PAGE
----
Thursday 19 May 2016 4:59 am

Five reasons why investing in Iran is too great a risk for British firms

This morning, in a giant ballroom in one of London’s most luxurious hotels, executives from leading corporations will gather for a major investment conference. In some ways, the conference will be like dozens that take place across London each year. However, this one has an unusual and ominous twist: it is organised precisely to encourage British and European financiers to invest heavily in Iran.

According to the conference marketing materials, the event, co-sponsored by the Central Bank of the Islamic Republic of Iran, is designed to help facilitate the re-integration of the country into the global business community. Everything about the event oozes hope for respectability, but it cannot gloss over a simple truth. The conference – whose lead sponsors include entities whose property remains blocked in the United States – is encouraging investment in the world’s leading state sponsor of terrorism, in a country that brutally represses its own people, and one that simply cannot be trusted to play by the rules of the global financial system.

Companies contemplating rolling the dice with the Ayatollah should keep in mind five broad sets of business risk: investing in the Islamic Revolutionary Guard Corps (IRGC); revocation of the Iran nuclear deal; local corruption and criminality; dangers to the safety of staff and their families; and massive reputational risk. But the prospect of breaching the laws of the leading economic powers – most obviously the United States – is perhaps the most urgent risk for British businesses considering work in Iran.

Iran is a largely unknown entity for many businesses, and they could inadvertently find themselves working with entities that are secretly managed or owned by a hugely powerful terrorist organisation – the IRGC. With more than 100,000 members, the IRGC is primarily a military organisation, but it exerts huge economic clout. It controls key strategic industries – like Iran’s energy sector – and has a major role in the black market. Working with the IRGC would be illegal but also difficult to guard against because the group operates through numerous front companies.

Businesses might also find themselves in a difficult legal position were far-reaching sanctions to be reintroduced on Iran. The international nuclear deal agreed to put limits on what Iran can do in the nuclear field. Given Tehran’s past record, it is reasonable to assume that there is a high risk that it will flout this agreement and continue to pursue the development of nuclear weapons. Should this happen, previously lifted sanctions would be reinstated, and international business would quickly flee.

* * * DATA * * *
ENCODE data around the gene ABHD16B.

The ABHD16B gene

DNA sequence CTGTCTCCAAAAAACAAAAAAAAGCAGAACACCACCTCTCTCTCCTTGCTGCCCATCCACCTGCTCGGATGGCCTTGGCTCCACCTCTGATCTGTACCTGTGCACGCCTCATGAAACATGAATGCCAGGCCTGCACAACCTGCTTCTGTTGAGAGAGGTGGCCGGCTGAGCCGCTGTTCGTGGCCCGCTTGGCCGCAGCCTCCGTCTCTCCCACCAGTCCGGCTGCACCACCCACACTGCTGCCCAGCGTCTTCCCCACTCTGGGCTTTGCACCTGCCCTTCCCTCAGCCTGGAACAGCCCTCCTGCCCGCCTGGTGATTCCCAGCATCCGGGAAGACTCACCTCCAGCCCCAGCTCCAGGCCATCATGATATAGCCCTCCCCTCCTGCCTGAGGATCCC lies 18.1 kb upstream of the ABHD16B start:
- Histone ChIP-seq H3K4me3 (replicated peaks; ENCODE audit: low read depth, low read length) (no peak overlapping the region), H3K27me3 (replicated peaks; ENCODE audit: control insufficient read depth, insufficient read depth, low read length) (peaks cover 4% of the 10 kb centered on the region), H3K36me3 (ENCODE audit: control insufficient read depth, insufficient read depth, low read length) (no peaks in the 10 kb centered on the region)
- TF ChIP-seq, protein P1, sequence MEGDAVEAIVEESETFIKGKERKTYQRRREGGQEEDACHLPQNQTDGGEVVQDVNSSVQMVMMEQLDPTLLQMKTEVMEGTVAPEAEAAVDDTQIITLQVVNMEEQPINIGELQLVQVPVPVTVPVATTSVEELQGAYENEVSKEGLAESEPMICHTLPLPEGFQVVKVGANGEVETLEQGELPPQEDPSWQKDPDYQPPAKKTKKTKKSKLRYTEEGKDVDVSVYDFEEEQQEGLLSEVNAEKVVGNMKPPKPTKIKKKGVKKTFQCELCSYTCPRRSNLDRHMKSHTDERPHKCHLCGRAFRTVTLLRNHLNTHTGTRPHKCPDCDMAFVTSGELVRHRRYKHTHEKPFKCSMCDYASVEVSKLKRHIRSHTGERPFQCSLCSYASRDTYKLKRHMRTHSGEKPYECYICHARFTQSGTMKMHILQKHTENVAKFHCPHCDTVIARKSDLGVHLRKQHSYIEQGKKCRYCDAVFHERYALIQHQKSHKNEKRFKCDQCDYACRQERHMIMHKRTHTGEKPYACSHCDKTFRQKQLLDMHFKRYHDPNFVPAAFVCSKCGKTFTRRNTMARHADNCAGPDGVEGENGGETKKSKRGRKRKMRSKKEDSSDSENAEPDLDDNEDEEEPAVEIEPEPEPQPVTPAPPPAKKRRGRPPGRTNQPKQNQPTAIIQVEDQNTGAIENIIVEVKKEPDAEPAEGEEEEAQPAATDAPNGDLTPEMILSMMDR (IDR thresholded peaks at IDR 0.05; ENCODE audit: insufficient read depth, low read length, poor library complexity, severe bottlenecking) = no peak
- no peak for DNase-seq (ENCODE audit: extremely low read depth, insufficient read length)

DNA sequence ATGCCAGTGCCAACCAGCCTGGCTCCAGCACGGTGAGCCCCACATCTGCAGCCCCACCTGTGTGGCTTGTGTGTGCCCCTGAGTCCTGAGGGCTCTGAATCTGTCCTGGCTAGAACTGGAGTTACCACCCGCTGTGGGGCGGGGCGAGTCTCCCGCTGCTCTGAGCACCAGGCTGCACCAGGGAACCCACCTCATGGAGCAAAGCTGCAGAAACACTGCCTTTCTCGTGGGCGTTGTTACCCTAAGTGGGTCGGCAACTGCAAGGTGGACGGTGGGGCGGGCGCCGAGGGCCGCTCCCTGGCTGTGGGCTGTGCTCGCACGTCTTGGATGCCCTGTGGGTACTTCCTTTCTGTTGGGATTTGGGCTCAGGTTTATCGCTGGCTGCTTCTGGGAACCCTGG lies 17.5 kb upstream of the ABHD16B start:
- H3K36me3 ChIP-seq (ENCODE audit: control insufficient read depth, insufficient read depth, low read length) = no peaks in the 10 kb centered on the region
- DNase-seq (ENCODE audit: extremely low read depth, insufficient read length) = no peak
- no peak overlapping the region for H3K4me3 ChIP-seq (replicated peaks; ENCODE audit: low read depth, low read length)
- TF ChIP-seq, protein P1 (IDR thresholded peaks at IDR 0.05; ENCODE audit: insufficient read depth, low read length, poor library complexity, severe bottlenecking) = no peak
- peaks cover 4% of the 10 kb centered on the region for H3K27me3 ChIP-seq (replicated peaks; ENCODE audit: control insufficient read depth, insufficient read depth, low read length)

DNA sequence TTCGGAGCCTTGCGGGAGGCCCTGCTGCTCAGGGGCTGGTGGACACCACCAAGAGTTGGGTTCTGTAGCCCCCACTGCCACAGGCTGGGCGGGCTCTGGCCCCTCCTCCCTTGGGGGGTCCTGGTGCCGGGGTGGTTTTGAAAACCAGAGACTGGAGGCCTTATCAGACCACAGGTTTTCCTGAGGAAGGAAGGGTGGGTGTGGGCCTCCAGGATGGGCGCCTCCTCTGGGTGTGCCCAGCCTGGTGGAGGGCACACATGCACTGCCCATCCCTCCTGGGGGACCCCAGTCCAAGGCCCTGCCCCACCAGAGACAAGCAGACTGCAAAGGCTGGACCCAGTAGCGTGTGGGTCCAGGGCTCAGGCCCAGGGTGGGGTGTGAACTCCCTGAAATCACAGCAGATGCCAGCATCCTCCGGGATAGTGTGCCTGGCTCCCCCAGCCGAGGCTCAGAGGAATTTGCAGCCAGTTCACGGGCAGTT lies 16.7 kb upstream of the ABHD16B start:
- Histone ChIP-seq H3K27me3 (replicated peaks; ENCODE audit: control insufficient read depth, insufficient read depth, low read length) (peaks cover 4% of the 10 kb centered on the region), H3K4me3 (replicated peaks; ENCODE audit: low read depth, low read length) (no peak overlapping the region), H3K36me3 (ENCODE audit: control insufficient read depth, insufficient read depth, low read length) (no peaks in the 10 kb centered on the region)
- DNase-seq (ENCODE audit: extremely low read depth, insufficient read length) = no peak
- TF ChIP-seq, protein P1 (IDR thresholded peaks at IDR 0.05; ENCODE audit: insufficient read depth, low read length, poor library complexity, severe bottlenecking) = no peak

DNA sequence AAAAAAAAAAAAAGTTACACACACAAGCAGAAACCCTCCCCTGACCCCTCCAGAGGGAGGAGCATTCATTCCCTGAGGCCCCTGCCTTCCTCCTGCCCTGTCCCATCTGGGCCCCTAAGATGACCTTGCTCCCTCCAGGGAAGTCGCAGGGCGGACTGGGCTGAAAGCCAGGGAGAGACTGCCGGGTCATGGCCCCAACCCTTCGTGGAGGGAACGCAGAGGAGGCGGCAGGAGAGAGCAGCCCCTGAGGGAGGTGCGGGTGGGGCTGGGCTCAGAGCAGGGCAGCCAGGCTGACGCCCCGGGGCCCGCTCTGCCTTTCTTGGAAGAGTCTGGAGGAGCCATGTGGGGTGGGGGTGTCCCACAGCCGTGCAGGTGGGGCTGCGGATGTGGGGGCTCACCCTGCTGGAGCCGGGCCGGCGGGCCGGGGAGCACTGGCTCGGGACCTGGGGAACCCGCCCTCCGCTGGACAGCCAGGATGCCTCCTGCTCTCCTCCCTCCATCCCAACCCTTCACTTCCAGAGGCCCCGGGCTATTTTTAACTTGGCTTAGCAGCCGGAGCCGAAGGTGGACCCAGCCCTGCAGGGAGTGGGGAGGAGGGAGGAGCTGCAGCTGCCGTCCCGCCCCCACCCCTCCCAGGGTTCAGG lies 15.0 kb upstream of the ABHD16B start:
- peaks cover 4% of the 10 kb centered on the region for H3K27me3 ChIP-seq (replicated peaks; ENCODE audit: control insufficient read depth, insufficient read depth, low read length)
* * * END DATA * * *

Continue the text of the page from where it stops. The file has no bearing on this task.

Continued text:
Read more: Don’t bank on global finance returning to Iran

The risk of corruption and criminality is perhaps an obvious one but it bears repeating. The US government considers the entire Iranian financial sector to be a primary money laundering and terror financing concern. That’s not to mention that, in Transparency International’s 2015 Corruption Perceptions Index, Iran ranks 130 out of 168 countries.

In Iran, a country where the security apparatus is large, active, and outside of any conventional control, the risk of hacking and cyber-attacks remains real. Iran is also an aggressive and unstable country, and this compounds the risks. The insurance sector is understandably nervous about underwriting businesses’ activities in such a state.

Then there is the risk to the actual staff who work for the companies that will be investing. The Iranian legal system does not respect human rights and due process. Foreign nationals are at risk of arbitrary arrest and Iranian expatriates are particularly vulnerable. Many companies would look towards expatriate staff to build their operations in Iran – or to recruit new staff – but this would not be a safe and viable model.

Finally, there is a clear reputational risk. This reputational risk should make businesses think hard about self-preservation. The British business community wants to do the right thing, and with that in mind, they must consider some basic truths about the state of Iran. Despite today’s soothing messages, Iran remains the world’s leading state sponsor of terrorism, supporting groups like Hezbollah and Hamas and many others. Furthermore, it is a deeply repressive regime that routinely abuses its own population. Homosexuality is not only illegal but consensual sexual relations between two men are punishable by death. The Iranian state is so keen on the death penalty that it executes more people per capita than any other country in the world.

For Iran to be integrated into the global business community, it must undertake fundamental reforms to attract business; commit itself to peaceful coexistence with its neighbours and those in the West; treat its own citizens with dignity; and put in place the fundamental building blocks of a free market economy. Those delegates walking into today’s conference should keep this in mind as they listen to people talk about investing in Iran as if it were like investing in Western Europe.

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